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MPs hit back at French president over criticism of UK stance on Calais migrants

Published 26/09/2016

Mr Hollande said Britain must be involved in the
Mr Hollande said Britain must be involved in the "humanitarian effort" that France is undertaking

Francois Hollande has come under fire after claiming Britain must "play its part" in managing the Calais migrant crisis as France prepares to close down the Jungle camp.

The French president spoke of his "determination" that UK authorities are involved in the humanitarian effort being carried out by his country.

But his remarks drew a furious reaction from MPs, while Downing Street said Britain has done a "huge amount".

The UK has committed around £85 million in total to reinforce security in the Calais region.

In one British-funded project, work has started on a barrier dubbed the "Great wall of Calais" - a 13ft (4m) high concrete structure being built along the main motorway to the port in northern France.

Reports suggest the wall will cost £1.9 million as part of a £17 million cash injection announced in March.

Last year Britain provided an extra £7 million towards increased security at the Channel Tunnel railhead at Coquelles - on top of a £12 million pot that had already been pledged.

Tory MP for Dover Charlie Elphicke said: "Francois Hollande says he will dismantle the Calais camp. But we've heard it all before.

"The French government needs to make sure it actually happens this time and that the people they remove are stopped from just moving back to Calais.

"Britain has already paid millions for walls and fences in Calais. Yet the French keep asking for more of our money.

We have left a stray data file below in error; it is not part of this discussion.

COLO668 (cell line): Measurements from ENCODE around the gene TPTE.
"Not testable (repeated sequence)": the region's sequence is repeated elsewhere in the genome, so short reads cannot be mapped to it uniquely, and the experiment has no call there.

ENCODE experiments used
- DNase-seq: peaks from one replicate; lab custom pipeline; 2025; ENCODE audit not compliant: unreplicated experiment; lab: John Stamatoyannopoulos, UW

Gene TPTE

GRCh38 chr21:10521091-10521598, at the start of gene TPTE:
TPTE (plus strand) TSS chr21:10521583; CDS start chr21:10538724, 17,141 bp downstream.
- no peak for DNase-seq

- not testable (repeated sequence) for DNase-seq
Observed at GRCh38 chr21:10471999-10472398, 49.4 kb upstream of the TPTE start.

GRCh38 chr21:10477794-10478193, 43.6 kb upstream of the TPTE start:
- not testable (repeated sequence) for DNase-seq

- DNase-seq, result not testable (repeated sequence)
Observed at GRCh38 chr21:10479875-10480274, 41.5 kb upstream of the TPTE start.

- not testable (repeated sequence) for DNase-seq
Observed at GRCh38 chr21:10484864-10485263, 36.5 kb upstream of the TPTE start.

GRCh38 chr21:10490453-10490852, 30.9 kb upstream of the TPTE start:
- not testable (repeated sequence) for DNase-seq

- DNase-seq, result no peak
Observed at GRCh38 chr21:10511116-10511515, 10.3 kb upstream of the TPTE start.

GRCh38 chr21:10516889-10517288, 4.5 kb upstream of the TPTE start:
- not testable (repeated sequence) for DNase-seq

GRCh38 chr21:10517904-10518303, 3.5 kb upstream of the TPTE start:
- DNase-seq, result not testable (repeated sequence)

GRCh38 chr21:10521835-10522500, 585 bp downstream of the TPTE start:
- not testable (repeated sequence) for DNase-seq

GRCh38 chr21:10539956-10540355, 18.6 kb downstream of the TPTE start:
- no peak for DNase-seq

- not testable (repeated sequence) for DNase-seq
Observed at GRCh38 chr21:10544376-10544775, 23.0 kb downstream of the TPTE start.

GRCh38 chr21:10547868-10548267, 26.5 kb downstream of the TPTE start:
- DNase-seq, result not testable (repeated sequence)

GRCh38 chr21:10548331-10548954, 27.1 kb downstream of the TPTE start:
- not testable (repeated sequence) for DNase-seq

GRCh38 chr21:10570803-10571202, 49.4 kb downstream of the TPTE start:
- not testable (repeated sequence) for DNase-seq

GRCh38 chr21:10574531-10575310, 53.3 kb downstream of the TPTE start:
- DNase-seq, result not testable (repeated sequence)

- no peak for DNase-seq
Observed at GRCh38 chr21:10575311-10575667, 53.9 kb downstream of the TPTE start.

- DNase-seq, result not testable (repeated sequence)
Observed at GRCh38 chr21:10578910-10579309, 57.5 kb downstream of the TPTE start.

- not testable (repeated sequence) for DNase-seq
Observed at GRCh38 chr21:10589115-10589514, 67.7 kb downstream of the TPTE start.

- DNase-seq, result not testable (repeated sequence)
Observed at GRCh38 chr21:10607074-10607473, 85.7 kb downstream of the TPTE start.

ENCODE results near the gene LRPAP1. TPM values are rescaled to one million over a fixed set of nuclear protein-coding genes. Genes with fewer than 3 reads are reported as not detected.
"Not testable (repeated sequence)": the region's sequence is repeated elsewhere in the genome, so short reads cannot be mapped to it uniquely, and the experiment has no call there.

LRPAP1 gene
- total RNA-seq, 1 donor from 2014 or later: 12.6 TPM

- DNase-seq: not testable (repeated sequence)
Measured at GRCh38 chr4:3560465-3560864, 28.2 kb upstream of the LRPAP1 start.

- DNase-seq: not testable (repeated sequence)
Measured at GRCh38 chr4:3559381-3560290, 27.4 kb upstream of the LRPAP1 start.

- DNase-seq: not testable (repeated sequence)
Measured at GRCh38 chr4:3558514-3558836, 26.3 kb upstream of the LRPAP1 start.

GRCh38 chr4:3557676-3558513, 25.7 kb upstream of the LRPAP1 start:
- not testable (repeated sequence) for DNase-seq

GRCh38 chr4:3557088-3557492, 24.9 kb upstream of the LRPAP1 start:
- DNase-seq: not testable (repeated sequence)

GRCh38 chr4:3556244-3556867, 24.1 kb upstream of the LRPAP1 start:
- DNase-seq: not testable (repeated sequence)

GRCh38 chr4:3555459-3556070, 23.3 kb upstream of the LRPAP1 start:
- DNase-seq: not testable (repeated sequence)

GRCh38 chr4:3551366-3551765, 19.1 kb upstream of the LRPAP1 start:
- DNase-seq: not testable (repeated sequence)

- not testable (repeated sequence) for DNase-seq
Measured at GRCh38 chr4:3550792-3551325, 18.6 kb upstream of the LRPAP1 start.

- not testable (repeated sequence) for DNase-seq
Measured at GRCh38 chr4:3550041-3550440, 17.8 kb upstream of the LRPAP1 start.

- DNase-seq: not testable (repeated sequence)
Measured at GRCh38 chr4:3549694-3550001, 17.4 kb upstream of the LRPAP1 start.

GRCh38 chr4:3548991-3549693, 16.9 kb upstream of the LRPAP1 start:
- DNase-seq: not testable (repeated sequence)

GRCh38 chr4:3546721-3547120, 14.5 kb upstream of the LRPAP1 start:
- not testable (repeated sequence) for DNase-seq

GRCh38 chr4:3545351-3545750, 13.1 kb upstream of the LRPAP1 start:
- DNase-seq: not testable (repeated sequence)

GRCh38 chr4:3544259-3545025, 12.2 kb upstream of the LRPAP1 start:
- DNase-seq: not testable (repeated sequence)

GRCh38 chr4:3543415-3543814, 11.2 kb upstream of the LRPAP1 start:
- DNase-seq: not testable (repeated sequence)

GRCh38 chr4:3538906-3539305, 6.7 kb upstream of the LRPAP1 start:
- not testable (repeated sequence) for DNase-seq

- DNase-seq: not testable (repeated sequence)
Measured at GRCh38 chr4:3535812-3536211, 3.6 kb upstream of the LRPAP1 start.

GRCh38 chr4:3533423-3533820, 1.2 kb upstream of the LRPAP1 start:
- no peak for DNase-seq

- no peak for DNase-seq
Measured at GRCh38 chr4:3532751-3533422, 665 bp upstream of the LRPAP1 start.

"Our taxpayers' money should be spent on more border security at Dover and in the English Channel.

"Hollande needs to get a grip and make sure the people from the Jungle are returned to their home nations to end this crisis once and for all."

Conservative MP Tim Loughton, interim chairman of the Commons Home Affairs Committee, said: " It has largely been down to considerable expenditure by the UK Border Force, Eurotunnel and ferry companies that more people have not embarked on the hazardous journey into the UK, whilst French authorities have effectively all too often turned a blind eye.

"President Hollande now has the cheek to say that the UK is not pulling its weight in assisting with a humanitarian crisis in France, which is entirely of its own making whichever EU or non-EU undertakings he cares to abide by."

Collaboration between the two countries over Calais is likely to feature in the build-up to next year's French presidential election, with some politicians suggesting a long-standing agreement on border controls could be scrapped unless radical changes are made.

Mr Loughton added: "Before an increasingly unpopular President Hollande or any of his rivals try to play the 'Calais card' to rescue their political campaigning, they should look to put their own house in order first and acknowledge the real source and cause of these problems."

Prime Minister Theresa May's spokesman said Britain had done a "huge amount" to help deal with the migrant situation in France by investing tens of millions of pounds into various projects.

"I think we are doing an awful lot and will continue to do so," he said.

A Home Office spokesman said the dismantling of the camp "is a matter for the French government", adding: "We remain committed to protecting our shared border in Calais and are working closely with the French to do so."

The spokesman said the UK Government has made "crystal clear" its commitment to resettle vulnerable children and ensure those with links to the UK are brought here, while it will continue to support the French government as it provides alternative accommodation to migrants in the camps and returns those not in need of protection to their home countries.

Speaking on his first visit to Calais as President, Mr Hollande said his government is preparing to "completely, definitively" dismantle the Jungle by the end of the year.

The camp's estimated 9,000 occupants will be moved to reception centres across France, with 40 to 50 people being held at each of the sites for up to four months while authorities investigate their cases.

Plans to close the camp were welcomed as the "best route forward" by the Freight Transport Association.

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